Internet everywhere? Keep your kids safe

A Humana member and his granddaughter browsing the internet on a tablet

If you’re a parent, you probably think twice before letting your child go out alone in your neighborhood. But do you do the same for them online? The Internet can be a dangerous place for children if they’re meeting or talking to people who might take advantage of them.

Tips from a safety expert

Rob Nickel is internationally known as an expert in cyber safety through his website, He’s a retired detective sergeant from the Ontario Provincial Police’s the Child Pornography Section.1

His site offers some useful tips for keeping your children safe when they’re online. Nickel said the most important thing is to talk to your children. Let them know what they should and shouldn’t do when they’re online. Also, let them show you the places they visit on the Internet.

On his website, Nickel lists rules for online safety. Below are some of the highlights. For the full article, visit

  • Keep the computer in an area where it can be monitored. Set up the computer in your family room, kitchen, or living room. It should not be in your child’s bedroom. You should be able to see what your kids are doing online.
  • Be aware of all the ways people connect to the Internet. According to, young people have many options to connect to the Internet beyond a home computer. Phones, tablets, gaming systems and even TVs have become connected. Be aware of all the ways and devices (including what they do at friend’s houses) your children are using and be sure they know how to use them safely and responsibly.2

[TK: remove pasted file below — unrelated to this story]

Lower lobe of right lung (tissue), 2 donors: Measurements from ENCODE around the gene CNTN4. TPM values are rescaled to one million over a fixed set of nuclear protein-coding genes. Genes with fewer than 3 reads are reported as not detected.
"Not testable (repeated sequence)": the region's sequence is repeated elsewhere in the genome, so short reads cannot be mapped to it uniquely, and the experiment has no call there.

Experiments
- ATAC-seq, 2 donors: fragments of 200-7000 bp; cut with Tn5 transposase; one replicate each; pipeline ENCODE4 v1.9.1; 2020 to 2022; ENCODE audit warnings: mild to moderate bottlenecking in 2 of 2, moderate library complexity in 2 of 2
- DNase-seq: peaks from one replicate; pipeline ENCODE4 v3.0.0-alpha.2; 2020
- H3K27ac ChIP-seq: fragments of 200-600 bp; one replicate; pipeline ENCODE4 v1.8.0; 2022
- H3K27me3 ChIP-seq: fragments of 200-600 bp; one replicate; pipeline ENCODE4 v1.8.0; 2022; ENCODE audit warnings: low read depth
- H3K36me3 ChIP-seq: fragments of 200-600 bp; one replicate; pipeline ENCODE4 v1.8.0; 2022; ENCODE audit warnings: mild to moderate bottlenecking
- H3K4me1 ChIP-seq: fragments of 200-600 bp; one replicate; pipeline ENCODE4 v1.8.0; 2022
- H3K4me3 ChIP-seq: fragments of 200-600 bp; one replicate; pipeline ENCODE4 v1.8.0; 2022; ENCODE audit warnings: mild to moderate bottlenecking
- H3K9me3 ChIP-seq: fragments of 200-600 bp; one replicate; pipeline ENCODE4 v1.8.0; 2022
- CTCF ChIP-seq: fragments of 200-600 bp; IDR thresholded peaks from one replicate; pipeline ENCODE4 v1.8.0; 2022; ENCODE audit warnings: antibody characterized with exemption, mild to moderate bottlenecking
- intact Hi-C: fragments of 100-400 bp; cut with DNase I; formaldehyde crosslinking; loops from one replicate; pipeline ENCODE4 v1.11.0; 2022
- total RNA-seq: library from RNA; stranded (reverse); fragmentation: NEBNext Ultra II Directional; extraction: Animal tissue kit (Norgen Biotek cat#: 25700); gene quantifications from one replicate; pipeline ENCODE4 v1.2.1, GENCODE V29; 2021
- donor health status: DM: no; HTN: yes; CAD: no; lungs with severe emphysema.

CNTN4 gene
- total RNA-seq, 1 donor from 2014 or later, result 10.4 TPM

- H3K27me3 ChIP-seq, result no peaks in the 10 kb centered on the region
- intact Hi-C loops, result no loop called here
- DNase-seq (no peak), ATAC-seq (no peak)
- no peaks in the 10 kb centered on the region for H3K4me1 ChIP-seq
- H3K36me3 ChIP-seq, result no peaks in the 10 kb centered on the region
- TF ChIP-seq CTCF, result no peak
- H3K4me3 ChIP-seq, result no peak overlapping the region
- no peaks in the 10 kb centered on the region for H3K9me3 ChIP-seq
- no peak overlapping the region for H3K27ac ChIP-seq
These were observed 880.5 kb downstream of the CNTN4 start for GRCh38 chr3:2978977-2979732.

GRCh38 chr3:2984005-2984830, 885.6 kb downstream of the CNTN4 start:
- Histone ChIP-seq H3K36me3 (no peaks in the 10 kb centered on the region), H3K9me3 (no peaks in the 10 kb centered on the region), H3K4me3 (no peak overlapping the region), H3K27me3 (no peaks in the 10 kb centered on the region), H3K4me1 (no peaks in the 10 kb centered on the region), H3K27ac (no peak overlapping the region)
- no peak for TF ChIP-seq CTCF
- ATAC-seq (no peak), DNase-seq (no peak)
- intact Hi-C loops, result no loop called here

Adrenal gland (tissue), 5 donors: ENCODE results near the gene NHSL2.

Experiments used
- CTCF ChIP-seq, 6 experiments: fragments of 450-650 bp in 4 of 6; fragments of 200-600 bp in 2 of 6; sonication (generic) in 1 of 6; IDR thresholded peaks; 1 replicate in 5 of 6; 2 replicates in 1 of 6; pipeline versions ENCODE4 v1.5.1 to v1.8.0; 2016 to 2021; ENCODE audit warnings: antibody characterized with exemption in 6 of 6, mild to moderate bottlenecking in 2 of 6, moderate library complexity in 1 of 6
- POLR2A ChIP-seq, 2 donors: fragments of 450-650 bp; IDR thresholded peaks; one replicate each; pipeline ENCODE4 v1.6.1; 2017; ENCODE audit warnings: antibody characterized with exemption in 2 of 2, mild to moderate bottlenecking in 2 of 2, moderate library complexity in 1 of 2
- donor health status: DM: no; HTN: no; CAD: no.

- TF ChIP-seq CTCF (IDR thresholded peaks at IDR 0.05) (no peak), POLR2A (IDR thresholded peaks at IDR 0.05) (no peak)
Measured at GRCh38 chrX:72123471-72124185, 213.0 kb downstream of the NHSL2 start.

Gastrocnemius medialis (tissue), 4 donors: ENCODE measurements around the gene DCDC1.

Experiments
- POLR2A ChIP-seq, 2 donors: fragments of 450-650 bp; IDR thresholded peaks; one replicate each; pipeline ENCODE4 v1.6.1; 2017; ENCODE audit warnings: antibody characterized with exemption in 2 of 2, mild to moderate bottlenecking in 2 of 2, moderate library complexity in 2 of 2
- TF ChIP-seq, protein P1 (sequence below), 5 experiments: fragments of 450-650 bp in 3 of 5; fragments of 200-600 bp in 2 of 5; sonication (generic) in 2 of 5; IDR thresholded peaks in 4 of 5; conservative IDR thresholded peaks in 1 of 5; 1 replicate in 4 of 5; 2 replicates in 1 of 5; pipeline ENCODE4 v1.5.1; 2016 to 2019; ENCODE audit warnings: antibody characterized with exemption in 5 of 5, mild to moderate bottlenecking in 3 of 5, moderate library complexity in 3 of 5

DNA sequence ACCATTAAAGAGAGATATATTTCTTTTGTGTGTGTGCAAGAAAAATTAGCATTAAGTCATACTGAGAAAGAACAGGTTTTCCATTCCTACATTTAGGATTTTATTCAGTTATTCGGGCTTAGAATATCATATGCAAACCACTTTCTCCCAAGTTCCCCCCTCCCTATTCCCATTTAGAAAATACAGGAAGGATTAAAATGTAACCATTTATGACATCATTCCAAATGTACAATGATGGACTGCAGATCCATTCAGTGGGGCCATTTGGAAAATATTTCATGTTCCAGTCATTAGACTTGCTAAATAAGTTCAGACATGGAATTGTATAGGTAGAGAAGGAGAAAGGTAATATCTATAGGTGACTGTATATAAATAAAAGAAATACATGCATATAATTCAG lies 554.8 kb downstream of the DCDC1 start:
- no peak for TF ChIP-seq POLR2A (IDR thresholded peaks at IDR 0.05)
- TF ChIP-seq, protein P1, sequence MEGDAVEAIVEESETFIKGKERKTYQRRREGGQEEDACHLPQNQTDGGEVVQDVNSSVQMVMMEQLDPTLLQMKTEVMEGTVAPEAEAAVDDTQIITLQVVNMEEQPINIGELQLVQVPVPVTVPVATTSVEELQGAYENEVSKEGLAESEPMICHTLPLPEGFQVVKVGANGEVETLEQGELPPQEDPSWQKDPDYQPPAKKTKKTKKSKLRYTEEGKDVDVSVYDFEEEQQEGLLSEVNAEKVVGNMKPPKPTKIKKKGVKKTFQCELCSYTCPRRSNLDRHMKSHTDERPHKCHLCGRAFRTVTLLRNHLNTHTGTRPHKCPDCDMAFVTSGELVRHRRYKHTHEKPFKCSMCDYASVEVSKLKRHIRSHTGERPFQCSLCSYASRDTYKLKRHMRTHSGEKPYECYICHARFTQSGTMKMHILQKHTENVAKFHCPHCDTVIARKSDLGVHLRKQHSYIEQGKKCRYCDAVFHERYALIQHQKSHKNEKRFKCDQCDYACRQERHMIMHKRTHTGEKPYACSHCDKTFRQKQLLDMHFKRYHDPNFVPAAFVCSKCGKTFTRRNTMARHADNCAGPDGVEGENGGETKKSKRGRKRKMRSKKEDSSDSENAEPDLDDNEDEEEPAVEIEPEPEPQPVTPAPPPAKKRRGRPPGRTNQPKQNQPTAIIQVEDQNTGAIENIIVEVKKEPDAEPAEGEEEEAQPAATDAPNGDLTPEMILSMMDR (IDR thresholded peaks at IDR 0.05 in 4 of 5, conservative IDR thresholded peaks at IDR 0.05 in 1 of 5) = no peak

• Tell children never to meet an online friend in person unless you are with them. This sounds like common sense, but many children meet people in person that they met online as strangers. Children are often too trusting and they don’t always think there are people in this world who will harm them. It is up to you as a parent to make sure your children are aware of the potential dangers.
  • Watch your children when they’re online and see where they go. Be aware of what sites your children like to visit and know what they’re doing online. This will help you decide how much time your kids should be spending online and why they use the Internet.
  • Make sure that your children know they can come to you with questions. Don’t over-react if things go wrong. Children need to know that they can come to a parent with any problem, and having an open mind is important to keeping an open dialogue. By having a discussion about responsible online habits and making them aware of dangers, kids will feel more comfortable telling you if a problem does arise because they recognize it.
  • Keep kids out of chat rooms unless they are monitored. Nickel said he doesn’t feel chat rooms are a healthy place for children to be online. If a child wants to participate in an online discussion, he or she should be watched at all times. There are certain websites that have monitored chat rooms for children. These websites should be approved by the parents.
  • Teach children what information they can share with others online. Information like telephone numbers, addresses, full name, and school should never be put online. Giving out this information is just giving ammunition to predators. Just a name could be enough to gather information about a child. Let children know that this is one rule that must be followed.
  • Get to know their online friends. You like to know who your children are hanging out with at school. It’s also important to know who they are chatting with online. By having them tell you who their friends are, you can decide whether the friends are appropriate.
  • Post Internet rules near the computer. Once the online rules are established, you should post them near the computer, so your children are more likely to follow them. By posting the rules near the computer, it lets everyone in the family know what’s expected and will help keep everyone safer from online predators.